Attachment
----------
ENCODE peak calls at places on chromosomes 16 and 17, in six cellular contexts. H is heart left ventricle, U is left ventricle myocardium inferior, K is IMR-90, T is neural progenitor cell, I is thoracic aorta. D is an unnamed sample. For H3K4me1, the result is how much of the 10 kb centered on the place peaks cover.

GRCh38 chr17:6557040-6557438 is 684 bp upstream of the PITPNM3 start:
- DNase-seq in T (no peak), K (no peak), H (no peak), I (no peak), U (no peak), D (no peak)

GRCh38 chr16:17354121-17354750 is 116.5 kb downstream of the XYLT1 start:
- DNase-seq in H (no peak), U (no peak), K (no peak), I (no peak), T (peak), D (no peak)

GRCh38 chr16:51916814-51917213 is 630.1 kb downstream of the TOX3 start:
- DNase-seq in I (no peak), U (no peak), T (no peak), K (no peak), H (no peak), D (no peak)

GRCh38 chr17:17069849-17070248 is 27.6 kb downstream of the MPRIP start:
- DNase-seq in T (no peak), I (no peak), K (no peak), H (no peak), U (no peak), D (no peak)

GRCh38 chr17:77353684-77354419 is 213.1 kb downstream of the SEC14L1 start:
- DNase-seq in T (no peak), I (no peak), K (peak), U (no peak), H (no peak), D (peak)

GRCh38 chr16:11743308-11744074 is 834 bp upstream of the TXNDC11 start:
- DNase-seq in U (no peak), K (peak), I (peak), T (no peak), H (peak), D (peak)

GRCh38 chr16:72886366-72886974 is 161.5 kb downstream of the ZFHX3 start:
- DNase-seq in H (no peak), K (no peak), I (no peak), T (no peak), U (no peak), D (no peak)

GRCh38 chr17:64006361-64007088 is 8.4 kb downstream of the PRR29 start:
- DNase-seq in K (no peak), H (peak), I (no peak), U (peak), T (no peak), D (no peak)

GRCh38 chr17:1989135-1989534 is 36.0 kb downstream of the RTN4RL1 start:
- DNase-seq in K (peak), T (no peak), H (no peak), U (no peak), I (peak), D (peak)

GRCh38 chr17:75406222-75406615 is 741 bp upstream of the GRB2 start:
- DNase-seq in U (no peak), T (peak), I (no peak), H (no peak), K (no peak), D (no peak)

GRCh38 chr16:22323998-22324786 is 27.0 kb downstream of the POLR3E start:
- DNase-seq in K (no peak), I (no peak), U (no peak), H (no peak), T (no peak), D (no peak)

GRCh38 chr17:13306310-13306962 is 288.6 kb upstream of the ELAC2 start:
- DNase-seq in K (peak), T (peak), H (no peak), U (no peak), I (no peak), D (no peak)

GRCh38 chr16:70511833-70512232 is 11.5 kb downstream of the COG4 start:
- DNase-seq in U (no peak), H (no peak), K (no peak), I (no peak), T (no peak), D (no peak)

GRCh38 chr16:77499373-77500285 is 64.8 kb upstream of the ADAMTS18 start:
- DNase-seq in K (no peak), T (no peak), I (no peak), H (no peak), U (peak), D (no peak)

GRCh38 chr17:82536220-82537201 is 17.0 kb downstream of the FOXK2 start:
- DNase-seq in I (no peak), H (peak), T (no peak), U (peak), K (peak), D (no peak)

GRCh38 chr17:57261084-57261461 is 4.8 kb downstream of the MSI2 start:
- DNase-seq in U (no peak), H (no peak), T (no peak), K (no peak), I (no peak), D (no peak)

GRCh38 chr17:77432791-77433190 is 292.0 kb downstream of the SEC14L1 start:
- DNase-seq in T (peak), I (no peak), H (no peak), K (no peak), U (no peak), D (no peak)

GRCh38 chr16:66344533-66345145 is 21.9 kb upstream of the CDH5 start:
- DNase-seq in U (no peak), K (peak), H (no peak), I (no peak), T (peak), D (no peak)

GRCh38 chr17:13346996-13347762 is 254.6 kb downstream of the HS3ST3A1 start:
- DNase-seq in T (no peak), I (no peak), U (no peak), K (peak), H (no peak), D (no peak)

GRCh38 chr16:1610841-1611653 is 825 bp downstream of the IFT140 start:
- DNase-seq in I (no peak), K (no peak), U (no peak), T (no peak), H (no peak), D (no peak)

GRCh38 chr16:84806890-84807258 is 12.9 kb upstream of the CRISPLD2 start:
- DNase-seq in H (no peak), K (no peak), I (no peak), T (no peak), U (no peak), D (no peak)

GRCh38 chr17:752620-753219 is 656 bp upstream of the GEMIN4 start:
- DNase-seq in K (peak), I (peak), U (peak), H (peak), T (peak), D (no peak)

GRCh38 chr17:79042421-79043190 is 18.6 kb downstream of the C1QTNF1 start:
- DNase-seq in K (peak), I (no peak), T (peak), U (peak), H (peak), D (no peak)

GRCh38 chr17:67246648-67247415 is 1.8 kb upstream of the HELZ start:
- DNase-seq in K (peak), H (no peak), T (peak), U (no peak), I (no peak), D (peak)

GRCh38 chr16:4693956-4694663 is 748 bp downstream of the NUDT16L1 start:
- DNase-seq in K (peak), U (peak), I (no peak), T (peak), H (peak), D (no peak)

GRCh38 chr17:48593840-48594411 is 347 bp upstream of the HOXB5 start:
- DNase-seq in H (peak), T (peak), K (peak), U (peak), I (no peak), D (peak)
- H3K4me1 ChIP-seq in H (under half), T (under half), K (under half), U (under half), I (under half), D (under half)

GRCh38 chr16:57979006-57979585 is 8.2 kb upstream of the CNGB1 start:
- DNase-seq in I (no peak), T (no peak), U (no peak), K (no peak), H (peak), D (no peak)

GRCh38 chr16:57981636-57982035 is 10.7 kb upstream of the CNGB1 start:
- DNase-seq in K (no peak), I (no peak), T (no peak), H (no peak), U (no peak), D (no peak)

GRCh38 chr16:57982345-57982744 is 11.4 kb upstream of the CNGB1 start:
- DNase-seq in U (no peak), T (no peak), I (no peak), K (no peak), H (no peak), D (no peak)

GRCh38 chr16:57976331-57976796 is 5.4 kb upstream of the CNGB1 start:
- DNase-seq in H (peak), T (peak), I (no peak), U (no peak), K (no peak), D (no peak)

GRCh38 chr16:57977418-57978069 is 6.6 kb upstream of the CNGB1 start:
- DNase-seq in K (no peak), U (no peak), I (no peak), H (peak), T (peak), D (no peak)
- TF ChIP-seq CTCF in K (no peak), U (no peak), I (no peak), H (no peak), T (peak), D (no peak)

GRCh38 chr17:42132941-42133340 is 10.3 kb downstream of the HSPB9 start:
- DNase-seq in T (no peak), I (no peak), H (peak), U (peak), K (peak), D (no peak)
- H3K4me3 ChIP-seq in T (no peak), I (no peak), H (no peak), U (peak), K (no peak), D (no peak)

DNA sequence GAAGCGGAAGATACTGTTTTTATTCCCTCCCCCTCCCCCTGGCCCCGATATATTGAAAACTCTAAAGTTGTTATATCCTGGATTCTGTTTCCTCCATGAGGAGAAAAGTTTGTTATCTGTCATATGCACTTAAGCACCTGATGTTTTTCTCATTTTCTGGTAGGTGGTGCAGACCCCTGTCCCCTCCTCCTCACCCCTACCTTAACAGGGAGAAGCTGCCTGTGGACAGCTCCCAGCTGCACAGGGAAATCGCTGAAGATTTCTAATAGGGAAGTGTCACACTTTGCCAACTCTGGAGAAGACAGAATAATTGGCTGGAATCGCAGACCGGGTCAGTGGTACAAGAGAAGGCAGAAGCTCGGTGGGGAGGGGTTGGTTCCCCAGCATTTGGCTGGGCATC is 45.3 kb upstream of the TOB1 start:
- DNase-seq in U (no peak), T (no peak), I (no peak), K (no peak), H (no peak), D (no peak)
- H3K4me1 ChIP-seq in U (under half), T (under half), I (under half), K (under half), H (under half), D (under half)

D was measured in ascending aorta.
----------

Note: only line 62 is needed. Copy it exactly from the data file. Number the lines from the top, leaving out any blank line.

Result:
- DNase-seq in H (peak), T (peak), I (no peak), U (no peak), K (no peak), D (no peak)